Preterminal Gasping During Hypoxic Cardiac Arrest Increases Cardiac Function in Immature Rats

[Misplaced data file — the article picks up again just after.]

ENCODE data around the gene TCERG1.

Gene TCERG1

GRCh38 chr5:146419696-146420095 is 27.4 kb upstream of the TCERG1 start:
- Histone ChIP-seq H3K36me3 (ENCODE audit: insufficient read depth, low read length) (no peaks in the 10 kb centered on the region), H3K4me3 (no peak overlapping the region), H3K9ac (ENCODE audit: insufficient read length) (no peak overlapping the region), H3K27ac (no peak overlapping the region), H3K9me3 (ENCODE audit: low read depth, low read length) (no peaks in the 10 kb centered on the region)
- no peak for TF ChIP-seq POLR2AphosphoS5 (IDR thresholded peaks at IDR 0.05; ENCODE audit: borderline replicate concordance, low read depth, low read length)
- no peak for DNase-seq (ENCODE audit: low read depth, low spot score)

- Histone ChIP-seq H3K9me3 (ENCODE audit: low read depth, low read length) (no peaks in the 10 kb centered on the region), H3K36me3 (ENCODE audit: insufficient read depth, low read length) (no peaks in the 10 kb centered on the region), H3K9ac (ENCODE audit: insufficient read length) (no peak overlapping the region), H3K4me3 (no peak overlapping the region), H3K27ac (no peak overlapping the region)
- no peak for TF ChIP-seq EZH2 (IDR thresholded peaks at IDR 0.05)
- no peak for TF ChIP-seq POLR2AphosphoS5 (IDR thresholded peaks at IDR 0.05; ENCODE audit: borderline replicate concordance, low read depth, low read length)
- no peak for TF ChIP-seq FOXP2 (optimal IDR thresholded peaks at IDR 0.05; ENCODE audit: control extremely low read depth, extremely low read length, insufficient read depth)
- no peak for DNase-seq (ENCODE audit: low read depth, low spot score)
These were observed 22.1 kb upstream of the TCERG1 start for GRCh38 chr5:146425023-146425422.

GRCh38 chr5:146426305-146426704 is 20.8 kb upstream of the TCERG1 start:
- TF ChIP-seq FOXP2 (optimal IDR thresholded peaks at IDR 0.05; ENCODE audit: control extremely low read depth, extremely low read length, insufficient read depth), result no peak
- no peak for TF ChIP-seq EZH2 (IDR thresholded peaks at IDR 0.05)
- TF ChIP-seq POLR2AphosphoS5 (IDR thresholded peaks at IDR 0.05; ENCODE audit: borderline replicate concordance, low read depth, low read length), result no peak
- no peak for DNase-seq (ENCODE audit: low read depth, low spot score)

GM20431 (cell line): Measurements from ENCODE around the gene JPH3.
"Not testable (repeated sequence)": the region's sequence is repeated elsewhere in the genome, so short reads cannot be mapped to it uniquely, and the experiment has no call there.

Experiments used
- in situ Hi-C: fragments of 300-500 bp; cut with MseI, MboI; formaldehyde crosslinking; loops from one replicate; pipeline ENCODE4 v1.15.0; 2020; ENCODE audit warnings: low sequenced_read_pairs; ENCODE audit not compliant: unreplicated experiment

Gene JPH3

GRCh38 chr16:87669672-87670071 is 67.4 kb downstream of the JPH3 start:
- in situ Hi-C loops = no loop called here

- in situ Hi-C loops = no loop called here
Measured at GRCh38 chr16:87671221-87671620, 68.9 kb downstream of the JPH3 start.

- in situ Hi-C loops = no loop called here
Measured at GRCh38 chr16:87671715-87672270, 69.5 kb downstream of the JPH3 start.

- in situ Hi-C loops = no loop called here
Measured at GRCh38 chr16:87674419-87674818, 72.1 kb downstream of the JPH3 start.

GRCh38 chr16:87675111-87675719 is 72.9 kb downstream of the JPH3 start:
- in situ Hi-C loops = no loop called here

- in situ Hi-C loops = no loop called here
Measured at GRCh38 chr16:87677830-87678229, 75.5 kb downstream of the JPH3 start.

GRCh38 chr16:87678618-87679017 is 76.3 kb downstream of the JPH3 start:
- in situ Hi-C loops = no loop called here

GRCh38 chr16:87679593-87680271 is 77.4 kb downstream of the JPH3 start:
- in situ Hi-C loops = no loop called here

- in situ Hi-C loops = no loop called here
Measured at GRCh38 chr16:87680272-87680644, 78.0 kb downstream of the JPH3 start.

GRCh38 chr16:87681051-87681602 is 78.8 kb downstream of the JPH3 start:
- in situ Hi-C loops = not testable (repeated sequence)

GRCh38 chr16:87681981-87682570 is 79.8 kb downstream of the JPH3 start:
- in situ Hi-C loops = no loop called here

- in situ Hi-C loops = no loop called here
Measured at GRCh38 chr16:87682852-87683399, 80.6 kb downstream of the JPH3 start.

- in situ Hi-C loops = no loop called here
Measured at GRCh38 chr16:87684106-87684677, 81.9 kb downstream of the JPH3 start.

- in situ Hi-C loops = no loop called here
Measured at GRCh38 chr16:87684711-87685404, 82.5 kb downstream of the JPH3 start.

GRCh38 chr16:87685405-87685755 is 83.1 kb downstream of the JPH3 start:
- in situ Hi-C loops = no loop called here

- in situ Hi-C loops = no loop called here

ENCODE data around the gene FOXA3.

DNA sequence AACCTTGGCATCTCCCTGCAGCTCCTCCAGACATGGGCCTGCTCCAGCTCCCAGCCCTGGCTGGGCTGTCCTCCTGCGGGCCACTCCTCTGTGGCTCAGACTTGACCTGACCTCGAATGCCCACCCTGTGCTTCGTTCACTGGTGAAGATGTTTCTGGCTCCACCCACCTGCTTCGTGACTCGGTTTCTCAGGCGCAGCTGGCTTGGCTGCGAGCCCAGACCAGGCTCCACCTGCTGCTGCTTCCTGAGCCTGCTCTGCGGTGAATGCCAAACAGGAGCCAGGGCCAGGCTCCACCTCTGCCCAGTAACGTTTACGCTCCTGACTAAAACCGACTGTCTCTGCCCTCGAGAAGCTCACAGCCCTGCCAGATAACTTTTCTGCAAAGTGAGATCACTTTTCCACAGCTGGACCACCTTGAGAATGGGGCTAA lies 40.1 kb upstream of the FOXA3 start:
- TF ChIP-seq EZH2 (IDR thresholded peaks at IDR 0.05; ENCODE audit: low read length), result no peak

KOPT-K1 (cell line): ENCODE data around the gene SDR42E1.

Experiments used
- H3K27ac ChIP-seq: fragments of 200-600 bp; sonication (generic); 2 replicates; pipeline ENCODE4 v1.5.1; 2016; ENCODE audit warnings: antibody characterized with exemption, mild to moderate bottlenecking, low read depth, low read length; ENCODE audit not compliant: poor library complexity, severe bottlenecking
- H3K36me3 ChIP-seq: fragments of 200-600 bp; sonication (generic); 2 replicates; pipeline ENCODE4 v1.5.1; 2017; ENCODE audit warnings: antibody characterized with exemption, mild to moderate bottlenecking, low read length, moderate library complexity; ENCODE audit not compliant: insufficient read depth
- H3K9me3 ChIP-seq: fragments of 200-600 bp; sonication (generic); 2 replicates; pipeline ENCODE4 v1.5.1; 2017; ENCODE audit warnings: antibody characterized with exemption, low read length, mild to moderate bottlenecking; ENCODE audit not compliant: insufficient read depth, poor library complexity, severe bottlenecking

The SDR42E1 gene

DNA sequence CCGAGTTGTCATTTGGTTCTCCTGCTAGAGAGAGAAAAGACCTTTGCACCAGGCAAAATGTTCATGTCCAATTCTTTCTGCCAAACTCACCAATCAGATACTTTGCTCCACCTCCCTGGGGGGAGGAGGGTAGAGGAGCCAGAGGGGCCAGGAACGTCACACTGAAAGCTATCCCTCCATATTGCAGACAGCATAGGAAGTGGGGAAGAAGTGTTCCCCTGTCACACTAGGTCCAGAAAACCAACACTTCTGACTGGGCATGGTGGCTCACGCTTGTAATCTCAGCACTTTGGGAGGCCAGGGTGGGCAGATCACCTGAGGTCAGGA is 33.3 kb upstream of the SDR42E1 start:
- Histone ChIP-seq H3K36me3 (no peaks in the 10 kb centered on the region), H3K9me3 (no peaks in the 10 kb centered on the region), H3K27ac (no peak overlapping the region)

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Newborn animals are more resistant to anoxia than older animals, partly due to an increased tolerance of the immature heart to anoxia. Newborn animals also have a more robust preterminal gasp. We investigated the relationship between gasping and cardiac function in immature and maturing rats exposed to anoxia. Immature postnatal day 7 (PND7) rats (n = 13) and maturing PND17 rats (n = 13) were exposed to 100% nitrogen (anoxia) for 10 min. Echocardiography was used to calculate cardiac contractility (CC) by left ventricular shortening fraction and cardiac output (CO) from Doppler velocity recordings of pulmonary artery blood flow. In a separate group of PND7 rats, CC and CO were recorded after the paralytic agent pancuronium was used to prevent gasping. Anoxia decreased CC and CO in PND7 and PND17 rats, followed by a partial and transient recovery. Gasping preceded recovery of CO and was required to sustain CO. Gasping in PND7 rats lasted longer (541 s versus 351 s, p < 0.01) and resulted in a greater recovery of CC and CO. Anoxia-induced gasping and the associated recovery of cardiac function were abolished by paralysis. Thus, anoxia-induced gasping transiently improves cardiac function, and more robust gasping in immature rats is associated with increased cardiac anoxic tolerance.

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